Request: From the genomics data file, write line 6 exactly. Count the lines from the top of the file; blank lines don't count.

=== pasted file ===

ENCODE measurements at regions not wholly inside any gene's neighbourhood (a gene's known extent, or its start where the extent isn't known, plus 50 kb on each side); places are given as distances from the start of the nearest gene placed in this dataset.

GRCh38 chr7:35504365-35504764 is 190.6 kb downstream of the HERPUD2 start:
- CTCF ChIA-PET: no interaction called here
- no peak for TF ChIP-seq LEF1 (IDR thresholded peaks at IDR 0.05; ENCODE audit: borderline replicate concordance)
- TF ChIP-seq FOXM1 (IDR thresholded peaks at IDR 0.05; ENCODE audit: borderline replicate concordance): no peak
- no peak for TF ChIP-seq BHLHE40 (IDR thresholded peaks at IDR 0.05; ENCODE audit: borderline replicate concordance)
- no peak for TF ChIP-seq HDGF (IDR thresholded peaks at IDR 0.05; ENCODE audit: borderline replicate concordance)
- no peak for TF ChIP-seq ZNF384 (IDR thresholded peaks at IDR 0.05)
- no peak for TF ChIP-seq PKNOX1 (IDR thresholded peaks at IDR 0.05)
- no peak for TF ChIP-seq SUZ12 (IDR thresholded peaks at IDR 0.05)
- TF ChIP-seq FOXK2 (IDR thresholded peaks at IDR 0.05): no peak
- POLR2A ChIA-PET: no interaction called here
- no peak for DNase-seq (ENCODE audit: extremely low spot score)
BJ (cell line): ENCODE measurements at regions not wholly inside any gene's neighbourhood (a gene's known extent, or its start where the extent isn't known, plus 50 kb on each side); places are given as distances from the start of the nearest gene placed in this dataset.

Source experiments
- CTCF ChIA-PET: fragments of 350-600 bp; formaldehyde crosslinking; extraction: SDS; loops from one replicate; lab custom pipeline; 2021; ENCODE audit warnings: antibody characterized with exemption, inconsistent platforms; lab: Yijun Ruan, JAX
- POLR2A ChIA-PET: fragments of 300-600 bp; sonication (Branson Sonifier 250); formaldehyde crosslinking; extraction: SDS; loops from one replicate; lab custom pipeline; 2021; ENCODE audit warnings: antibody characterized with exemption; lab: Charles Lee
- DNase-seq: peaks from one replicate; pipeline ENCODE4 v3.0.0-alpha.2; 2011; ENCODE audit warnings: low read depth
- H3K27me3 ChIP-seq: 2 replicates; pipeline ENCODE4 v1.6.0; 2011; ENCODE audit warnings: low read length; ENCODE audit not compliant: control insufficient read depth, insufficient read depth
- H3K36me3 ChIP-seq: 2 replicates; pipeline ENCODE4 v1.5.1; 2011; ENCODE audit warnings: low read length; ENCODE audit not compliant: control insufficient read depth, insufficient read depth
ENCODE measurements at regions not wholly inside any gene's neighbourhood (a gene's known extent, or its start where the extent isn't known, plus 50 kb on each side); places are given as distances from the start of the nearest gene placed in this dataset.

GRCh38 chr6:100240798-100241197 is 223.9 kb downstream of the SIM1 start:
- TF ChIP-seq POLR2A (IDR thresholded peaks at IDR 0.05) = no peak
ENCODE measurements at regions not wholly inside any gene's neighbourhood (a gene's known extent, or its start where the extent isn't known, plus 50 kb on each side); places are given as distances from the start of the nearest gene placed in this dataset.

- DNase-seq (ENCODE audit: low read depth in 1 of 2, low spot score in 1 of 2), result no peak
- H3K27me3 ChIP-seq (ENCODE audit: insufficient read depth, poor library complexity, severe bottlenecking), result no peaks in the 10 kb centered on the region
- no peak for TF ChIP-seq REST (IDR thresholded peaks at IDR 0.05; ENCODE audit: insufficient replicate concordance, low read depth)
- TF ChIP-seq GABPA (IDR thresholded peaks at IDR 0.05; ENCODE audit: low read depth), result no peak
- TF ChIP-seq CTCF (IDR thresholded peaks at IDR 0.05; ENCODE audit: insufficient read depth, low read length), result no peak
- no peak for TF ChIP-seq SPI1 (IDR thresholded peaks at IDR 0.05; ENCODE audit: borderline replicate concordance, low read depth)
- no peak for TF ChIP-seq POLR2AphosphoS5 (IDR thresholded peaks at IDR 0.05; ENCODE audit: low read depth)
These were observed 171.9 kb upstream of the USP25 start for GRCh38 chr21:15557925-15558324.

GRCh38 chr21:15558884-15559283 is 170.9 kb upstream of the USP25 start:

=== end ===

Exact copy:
- no peak for TF ChIP-seq BHLHE40 (IDR thresholded peaks at IDR 0.05; ENCODE audit: borderline replicate concordance)